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The Sum of Small Things: A Theory of the Aspirational Class Hardcover – May 23, 2017
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"There is a lot to learn here about the contemporary face of income inequality."--Publishers Weekly
From the Back Cover
"The Sum of Small Things crackles with original insights about consumer goods and the individuals who choose them. Currid-Halkett's concepts of 'the aspirational class' and 'conspicuous production' advance consumption studies and provide fresh news about the search for distinction. Fast-paced, well-told, and unfailingly interesting, this book is an intellectual treat across the board."--Harvey Molotch, author of Against Security
"What are the status consumption habits of the twenty-first century? In The Sum of Small Things, Elizabeth Currid-Halkett blends social science and keen observation to present the new, best guide to this topic of never-ending interest, for the status-conscious in all of us."--Tyler Cowen, author of The Complacent Class
"'Organic', 'artisanal', 'boutique'--these are the catchwords of what has become, in Elizabeth Currid-Halkett's view, a new self-regarding social class, grounded less in money than in elite education, and inured to the problems of those less fortunate. This is a timely, original, and disquieting analysis of contemporary American society."--Richard A. Easterlin, University of Southern California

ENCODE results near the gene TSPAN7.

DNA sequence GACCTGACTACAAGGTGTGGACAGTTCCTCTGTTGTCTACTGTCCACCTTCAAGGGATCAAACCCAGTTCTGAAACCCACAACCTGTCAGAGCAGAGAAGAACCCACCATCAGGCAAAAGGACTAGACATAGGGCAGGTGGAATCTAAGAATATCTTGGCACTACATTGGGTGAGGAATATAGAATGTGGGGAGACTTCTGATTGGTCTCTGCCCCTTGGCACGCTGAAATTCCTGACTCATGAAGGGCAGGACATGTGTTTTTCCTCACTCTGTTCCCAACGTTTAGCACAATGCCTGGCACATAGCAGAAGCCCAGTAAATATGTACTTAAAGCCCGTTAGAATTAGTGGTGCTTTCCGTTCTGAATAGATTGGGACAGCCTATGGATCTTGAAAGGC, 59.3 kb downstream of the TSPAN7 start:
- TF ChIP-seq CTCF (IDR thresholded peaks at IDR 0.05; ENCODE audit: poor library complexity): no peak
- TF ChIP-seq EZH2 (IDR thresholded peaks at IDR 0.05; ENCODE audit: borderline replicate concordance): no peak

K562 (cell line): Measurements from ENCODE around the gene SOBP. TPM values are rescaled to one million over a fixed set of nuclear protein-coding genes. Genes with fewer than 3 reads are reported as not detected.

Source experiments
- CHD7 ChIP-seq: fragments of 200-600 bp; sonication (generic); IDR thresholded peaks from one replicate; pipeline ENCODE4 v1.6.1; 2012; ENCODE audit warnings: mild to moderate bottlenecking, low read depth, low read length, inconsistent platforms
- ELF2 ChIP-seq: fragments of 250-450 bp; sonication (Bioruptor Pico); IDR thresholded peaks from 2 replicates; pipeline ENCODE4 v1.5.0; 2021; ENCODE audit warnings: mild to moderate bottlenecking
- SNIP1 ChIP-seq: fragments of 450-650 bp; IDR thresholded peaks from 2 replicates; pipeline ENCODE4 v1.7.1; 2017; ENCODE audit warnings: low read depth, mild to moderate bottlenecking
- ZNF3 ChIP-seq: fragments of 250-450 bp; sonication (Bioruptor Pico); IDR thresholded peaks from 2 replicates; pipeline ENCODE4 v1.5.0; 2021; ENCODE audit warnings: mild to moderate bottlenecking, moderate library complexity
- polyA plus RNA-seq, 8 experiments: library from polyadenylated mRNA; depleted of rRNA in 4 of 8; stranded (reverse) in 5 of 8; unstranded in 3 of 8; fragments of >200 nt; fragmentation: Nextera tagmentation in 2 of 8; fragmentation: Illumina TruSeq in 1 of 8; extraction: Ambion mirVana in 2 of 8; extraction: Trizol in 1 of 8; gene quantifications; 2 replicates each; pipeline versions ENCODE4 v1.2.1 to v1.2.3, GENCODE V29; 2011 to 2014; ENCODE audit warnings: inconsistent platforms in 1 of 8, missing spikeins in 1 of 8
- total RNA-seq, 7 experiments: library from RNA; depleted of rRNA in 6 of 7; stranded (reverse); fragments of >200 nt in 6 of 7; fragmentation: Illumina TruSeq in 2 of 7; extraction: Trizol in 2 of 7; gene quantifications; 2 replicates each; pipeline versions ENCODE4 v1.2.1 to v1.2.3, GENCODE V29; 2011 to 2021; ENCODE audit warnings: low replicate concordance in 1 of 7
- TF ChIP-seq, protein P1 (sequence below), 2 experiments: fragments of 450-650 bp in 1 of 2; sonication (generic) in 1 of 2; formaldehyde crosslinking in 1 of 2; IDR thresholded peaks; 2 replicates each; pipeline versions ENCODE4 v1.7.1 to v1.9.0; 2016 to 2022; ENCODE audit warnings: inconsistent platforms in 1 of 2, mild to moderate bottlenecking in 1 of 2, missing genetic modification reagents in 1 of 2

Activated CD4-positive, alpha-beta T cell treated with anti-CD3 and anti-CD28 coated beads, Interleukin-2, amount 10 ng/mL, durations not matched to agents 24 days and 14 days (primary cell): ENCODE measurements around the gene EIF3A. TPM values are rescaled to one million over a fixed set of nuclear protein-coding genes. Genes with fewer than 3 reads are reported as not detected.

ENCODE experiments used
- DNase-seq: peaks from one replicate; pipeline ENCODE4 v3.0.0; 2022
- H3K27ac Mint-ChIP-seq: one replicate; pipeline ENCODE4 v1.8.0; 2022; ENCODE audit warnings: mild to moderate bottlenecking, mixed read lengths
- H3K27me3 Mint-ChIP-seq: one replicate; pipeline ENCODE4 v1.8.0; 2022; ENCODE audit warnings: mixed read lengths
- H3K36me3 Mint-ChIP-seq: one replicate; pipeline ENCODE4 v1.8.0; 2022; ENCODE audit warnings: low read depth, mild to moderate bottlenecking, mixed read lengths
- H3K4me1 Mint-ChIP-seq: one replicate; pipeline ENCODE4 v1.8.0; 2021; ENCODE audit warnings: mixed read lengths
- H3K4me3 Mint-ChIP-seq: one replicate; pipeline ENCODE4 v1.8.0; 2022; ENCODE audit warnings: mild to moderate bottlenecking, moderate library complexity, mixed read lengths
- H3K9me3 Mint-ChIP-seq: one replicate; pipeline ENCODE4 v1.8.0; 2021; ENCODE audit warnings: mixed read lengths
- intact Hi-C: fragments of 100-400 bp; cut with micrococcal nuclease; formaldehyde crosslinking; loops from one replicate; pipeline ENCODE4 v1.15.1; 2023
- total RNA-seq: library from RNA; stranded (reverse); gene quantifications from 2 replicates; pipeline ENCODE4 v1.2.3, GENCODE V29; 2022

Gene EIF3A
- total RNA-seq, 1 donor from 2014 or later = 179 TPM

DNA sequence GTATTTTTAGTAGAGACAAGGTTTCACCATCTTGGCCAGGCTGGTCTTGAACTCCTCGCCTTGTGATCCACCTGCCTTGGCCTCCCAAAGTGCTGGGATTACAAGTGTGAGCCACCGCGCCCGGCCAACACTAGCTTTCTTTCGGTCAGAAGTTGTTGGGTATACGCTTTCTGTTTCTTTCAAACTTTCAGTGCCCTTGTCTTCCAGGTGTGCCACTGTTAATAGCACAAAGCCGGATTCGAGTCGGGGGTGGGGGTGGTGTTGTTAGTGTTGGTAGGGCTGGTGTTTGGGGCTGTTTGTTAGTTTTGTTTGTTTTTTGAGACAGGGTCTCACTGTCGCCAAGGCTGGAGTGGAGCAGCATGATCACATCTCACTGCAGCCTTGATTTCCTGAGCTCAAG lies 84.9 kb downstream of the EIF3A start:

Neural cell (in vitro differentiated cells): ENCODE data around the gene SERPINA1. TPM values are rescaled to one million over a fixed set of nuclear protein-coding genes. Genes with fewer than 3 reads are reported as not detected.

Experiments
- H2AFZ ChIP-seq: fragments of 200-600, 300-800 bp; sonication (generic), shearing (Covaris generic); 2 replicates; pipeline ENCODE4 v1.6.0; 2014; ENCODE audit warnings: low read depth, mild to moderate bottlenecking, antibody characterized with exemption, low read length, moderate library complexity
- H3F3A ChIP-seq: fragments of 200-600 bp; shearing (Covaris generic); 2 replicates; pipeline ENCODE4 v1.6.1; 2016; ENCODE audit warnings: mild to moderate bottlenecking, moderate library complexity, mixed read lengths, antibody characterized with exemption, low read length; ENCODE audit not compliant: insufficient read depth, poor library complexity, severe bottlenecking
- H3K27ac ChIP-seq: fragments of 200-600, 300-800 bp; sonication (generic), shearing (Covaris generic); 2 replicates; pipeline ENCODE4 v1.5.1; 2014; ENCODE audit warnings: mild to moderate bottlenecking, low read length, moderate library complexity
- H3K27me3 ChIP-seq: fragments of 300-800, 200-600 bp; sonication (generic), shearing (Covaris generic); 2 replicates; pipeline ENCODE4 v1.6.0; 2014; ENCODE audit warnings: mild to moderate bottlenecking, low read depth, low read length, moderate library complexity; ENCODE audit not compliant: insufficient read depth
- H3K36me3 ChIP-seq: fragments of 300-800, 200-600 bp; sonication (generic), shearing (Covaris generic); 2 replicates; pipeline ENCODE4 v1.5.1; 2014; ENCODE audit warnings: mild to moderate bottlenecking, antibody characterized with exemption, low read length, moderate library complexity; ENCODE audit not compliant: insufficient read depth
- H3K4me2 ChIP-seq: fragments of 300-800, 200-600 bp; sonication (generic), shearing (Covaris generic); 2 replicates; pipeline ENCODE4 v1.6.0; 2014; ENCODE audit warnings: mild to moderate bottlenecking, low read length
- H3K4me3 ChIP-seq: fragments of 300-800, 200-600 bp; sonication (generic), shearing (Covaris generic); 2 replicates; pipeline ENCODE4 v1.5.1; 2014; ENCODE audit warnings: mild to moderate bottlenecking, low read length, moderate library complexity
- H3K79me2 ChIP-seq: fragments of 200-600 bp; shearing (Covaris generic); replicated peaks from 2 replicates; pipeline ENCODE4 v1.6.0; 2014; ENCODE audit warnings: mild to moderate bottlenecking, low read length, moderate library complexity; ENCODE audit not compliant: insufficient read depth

"Exploring how the consumer choices of today's 'aspirational class' express identity and values yet reinforce social exclusivity and economic status, Elizabeth Currid-Halkett's lively book offers a thoroughly researched and fair-minded update to Veblen's classic look at the leisure class. Eschewing mockery and polemics, The Sum of Small Things challenges readers to think hard about culture and consumption in a postscarcity economy."--Virginia Postrel, author of The Power of Glamour
"Just as Thorstein Veblen captured his time with the phrase 'conspicuous consumption,' Elizabeth Currid-Halkett nails the contemporary rise of a subtler but no less materialist inconspicuous consumption. This book is a must-read for anyone who wants to understand modern cities or culture today."--Richard Florida, author of The Rise of the Creative Class
"This book takes readers on a tour of contemporary U.S. inequality--in particular the classes who occupy its highest strata--via characteristic patterns of consumption behavior. Revealing polarizing patterns of class behavior, this engaging and thought-provoking work will attract a substantial readership and generate discussion."--Leonard Nevarez, author of Pursuing Quality of Life
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Top Customer Reviews
I work in politics so I could not help but extrapolate her theories into the recent election in the United States. As much as I pretended to be familiar with “real America” – I’ve traveled the country, put on rallies in small town America, and have a genuine respect for working class Americans and want them to have the same opportunities to succeed that I was afforded – I, like so many other urbanites, woke up on November 9 to a world I didn’t really know existed the day before.
It is fascinating and deeply troubling to come to grips with the reality that Currid-Halkett portrays (and backs up with extensive data) that it is not just the rich who are greedily consuming most of our resources and opportunities. We all think we are living educated, responsible non-greedy lives – and in most ways we are – but it is also apparent that we need to wake up to the inequity baked into our society that most of pretend we are not contributing to. Anyone who is curious to get a deeper understanding about the economics that allowed the educated “elite” to not see Donald Trump coming should read this.